|Publication number||US4084417 A|
|Application number||US 05/684,162|
|Publication date||Apr 18, 1978|
|Filing date||May 7, 1976|
|Priority date||May 7, 1976|
|Publication number||05684162, 684162, US 4084417 A, US 4084417A, US-A-4084417, US4084417 A, US4084417A|
|Inventors||William H. Daniel|
|Original Assignee||Daniel William H|
|Export Citation||BiBTeX, EndNote, RefMan|
|Patent Citations (6), Referenced by (4), Classifications (10)|
|External Links: USPTO, USPTO Assignment, Espacenet|
The present invention relates to a device for discouraging unauthorized entry through a door, by the simulation of a deadlock.
As is well known, it is a common practice to install deadlocks on doors, in order to discourage unauthorized entry. Such locks are of course preferred to ordinary spring latches, because they cannot be opened by the insertion of an implement between the bolt and the door jam.
Deadlocks can accordingly be forced by unauthorized persons, only by picking, which can be time consuming and in any event subjects the unauthorized person to the risk of detection during the time required for picking the deadlock. Accordingly, persons seeking unauthorized entry to premises will often pass up those premises whose doors are equipped with deadlocks, in favor of those premises whose doors are not.
Accordingly, the present invention is based on the recognition that a large part of the value of a deadlock is the fact that its mere presence tends to discourage attempts at unauthorized entry.
The present invention simulates the presence of a deadlock, but with a construction which is much simpler and less expensive to manufacture and install than is a genuine deadlock.
Accordingly, it is an object of the present invention to provide a simulated deadlock, which from the outside of the door substantially exactly duplicates the appearance of a genuine deadlock.
Another object of the present invention is the provision of a simulated deadlock which does not require that the door be pierced for its installation.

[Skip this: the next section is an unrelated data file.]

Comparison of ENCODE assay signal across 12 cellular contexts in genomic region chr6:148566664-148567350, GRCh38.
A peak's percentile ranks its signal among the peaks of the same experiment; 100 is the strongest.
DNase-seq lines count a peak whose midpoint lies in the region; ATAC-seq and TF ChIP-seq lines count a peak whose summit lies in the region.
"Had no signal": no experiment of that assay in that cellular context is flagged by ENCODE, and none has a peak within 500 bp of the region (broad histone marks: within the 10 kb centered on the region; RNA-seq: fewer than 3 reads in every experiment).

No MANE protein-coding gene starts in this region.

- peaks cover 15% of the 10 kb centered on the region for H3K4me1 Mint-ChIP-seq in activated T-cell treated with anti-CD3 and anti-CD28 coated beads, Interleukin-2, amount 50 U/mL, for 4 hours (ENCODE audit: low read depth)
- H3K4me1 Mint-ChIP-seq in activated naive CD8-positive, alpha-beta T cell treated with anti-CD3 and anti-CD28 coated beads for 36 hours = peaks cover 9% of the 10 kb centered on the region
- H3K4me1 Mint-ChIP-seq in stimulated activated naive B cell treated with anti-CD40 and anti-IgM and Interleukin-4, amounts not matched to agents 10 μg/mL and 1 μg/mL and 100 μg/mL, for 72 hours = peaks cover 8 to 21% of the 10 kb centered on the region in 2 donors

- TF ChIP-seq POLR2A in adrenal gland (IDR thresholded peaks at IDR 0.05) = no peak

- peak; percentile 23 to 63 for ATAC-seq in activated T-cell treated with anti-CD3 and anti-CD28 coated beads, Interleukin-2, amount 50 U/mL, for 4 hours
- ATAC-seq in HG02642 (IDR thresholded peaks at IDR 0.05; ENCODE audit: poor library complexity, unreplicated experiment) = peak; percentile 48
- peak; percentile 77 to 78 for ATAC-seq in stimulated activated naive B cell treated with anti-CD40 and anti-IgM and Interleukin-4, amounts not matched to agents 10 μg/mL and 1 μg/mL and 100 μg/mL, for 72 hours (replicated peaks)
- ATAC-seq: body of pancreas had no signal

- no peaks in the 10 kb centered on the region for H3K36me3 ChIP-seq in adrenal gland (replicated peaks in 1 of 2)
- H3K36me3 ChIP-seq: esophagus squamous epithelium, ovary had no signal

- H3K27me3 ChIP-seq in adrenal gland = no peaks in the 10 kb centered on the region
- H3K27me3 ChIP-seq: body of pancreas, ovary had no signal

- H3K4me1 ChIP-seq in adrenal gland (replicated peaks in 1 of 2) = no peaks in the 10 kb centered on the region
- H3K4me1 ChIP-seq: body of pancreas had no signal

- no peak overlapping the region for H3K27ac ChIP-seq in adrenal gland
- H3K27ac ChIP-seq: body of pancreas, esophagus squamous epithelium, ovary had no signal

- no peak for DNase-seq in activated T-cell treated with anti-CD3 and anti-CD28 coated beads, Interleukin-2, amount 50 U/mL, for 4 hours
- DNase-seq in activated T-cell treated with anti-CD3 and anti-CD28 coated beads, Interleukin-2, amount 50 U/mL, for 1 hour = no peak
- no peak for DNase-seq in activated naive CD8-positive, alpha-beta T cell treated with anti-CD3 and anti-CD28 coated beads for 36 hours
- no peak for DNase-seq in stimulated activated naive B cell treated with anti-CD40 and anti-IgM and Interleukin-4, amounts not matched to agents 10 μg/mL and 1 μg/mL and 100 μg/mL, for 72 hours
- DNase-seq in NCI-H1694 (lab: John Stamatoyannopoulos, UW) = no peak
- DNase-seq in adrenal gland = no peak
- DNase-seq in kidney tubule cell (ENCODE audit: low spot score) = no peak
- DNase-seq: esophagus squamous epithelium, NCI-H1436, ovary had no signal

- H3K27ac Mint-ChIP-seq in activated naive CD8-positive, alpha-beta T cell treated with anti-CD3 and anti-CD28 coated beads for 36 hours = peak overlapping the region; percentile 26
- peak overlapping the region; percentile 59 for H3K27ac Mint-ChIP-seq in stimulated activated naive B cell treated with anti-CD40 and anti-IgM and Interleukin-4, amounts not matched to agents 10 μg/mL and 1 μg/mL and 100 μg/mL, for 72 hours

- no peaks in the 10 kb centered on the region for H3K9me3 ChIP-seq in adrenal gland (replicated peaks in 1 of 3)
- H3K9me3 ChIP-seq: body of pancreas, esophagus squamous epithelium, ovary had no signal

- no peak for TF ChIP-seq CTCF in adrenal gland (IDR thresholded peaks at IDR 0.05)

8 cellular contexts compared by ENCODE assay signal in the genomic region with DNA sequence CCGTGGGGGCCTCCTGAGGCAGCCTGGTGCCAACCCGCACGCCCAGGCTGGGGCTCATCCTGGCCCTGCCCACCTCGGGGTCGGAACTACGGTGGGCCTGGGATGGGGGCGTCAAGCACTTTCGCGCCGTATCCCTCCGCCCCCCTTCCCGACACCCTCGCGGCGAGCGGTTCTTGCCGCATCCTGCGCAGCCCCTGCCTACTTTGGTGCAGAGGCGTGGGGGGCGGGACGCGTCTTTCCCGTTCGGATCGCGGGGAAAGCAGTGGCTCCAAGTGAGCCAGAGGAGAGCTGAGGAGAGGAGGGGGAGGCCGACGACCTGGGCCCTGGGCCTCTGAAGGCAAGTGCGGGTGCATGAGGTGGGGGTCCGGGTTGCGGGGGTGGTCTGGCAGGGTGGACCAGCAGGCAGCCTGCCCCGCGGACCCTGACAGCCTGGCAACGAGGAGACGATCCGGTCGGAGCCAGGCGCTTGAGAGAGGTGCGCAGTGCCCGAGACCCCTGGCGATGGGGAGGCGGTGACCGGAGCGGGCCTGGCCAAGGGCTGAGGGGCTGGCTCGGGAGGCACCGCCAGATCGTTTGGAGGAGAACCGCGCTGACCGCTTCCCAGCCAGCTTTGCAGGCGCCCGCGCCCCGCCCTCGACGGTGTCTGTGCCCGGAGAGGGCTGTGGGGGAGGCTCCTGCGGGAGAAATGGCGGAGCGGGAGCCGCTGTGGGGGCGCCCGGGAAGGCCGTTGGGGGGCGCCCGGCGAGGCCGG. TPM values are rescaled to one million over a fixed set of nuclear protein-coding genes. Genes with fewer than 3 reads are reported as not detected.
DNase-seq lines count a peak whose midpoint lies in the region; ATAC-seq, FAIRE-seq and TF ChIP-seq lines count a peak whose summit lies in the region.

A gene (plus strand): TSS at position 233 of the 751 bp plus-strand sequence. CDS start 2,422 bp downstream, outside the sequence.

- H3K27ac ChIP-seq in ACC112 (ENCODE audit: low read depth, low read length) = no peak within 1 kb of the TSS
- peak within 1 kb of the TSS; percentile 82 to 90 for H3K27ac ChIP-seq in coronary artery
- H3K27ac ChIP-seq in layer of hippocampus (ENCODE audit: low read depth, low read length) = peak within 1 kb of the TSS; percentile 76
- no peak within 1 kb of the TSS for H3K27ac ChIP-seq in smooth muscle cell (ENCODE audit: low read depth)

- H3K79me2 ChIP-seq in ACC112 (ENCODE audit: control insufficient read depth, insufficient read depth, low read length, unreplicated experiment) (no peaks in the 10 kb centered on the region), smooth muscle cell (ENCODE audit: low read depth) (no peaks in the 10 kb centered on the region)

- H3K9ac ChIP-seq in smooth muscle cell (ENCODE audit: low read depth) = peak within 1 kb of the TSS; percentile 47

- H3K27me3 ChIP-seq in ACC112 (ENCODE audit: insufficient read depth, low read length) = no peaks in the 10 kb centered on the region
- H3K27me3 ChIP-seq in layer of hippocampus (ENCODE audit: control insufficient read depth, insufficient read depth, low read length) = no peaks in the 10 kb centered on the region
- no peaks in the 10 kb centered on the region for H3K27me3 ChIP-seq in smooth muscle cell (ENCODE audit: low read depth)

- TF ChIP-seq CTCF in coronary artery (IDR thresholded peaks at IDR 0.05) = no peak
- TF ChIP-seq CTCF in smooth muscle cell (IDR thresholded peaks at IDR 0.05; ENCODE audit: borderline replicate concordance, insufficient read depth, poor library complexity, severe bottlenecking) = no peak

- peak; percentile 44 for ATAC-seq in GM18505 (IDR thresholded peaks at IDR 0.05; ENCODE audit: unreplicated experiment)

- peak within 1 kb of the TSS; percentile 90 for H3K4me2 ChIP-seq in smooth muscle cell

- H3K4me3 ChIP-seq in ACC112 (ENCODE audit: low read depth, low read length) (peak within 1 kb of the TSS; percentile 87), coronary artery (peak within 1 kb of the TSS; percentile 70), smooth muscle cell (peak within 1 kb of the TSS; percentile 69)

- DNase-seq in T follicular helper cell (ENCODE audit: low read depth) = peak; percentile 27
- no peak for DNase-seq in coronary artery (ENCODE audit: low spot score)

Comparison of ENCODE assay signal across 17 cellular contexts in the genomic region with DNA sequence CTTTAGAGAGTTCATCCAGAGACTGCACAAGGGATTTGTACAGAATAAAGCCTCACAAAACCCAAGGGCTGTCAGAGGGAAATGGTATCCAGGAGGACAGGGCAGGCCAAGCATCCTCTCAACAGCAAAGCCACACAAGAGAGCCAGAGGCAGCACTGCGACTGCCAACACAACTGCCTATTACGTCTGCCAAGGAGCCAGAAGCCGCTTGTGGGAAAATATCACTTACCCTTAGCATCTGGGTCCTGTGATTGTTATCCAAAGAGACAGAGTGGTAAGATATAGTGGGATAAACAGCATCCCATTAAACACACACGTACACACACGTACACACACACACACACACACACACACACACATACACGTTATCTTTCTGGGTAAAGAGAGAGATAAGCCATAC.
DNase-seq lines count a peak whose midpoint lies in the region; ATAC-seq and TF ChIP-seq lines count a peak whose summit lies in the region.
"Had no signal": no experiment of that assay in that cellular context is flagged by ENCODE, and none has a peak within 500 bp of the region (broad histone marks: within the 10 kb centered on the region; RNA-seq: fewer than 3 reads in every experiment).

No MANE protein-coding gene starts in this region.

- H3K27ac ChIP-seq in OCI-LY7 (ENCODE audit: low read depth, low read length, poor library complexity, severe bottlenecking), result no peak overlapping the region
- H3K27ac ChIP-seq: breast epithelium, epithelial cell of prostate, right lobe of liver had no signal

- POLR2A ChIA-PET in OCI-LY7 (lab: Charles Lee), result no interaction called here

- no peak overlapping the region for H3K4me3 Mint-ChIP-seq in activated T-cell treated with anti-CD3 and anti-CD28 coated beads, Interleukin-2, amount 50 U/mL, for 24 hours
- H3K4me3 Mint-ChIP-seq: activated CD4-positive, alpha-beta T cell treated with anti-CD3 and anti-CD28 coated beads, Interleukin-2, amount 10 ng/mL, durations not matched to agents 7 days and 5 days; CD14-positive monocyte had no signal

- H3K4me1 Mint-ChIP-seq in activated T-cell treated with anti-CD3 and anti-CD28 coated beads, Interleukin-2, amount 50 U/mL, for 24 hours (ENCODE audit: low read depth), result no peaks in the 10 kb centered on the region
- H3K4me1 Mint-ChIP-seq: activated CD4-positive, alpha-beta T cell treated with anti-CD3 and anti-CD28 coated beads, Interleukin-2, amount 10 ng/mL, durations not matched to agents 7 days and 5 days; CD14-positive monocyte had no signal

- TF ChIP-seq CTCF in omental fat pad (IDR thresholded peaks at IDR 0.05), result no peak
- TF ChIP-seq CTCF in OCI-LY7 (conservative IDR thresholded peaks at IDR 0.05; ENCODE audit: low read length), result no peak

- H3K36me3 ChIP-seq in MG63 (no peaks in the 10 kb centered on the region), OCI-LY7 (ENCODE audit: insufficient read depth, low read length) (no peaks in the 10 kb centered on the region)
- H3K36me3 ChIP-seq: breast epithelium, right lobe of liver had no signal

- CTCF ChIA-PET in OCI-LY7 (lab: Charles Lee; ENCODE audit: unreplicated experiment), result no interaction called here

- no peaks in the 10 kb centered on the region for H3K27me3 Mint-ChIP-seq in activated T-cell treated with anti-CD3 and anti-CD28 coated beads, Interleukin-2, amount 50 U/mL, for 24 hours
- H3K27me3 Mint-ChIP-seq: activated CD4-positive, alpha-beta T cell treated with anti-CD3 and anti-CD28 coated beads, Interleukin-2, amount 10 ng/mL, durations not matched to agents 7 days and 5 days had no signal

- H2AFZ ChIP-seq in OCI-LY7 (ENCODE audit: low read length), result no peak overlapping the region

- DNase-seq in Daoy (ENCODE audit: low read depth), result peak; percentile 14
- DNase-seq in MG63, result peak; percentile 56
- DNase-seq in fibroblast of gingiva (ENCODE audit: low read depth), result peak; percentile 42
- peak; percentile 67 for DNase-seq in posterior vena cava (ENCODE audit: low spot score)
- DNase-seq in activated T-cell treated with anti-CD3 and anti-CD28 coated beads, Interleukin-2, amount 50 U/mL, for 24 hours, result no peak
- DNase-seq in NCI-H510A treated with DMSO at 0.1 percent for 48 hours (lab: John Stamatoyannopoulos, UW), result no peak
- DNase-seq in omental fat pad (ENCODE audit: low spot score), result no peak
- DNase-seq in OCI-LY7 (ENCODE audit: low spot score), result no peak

Finally, it is an object of the present invention to provide a simulated deadlock for doors, which will be simple and inexpensive to manufacture, easy to install, and durable in use.
Briefly, the objects of this invention are achieved, by providing a simulation of a deadlock in molded plastic in the form of a hollow shell closed on the rear side by a flat plate which is then secured to the shell. The flat plate on its rear side is provided with a pressure-sensitive adhesive covered by a quick-release film such as paper or the like. The cylinder of the deadlock is simulated by a rearwardly extending protrusion into the interior of the hollow shell, so that the key slot and its associated ribs have the appearance of substantial depth as in the case of a genuine deadlock.
These and other objects, features and advantages of the present invention will become apparent from a consideration of the following description, taken in connection with the accompanying drawing, in which:
FIG. 1 is a perspective view of an installed simulated deadlock according to the present invention;
FIG. 2 is an exploded cross-sectional view, in a vertical plane, of the deadlock of the invention; and
FIG. 3 is a view similar to FIG. 2 but showing the simulated deadlock of the invention assembled to a door.
Referring now to the drawing in greater detail, there is shown a simulated deadlock 1 according to the present invention, installed on a door 3 whose unauthorized entry is to be discouraged. The simulation comprises a flat circular base plate 5 that is secured to and closes the rear of a simulated hollow lock shell 7. Shell 7 has an annular peripheral flange 9 which is recessed to a depth to receive base plate 5 substantially flush with the rear circular edge of flange 9, plate 5 and flange 9 being cemented or heat welded together in the assembled position of the parts.
Shell 7 also comprises a forwardly extending cylindrical sleeve 11 that terminates forwardly in a face plate 13 which in turn carries centrally thereof a simulation of a cylinder 15. The simulation comprising cylinder 15 has a key slot 17 therein, into which protrude a pair of vertically spaced horizontal ribs 19 and 21 that extend parallel to the axis of shell 7.
It is possible that someone seeking unauthorized entry will look closely at key slot 17; and so it is desirable that this slot and its associated ribs 19 and 21 appear to have substantial depth. To this end, shell 7 is formed with a rearward central protrusion 23 that extends rearwardly into the cavity 25 of shell 7, thereby to provide an appropriate depth for slot 17 and ribs 19 and 21, which accordingly extend full depth of protrusion 23.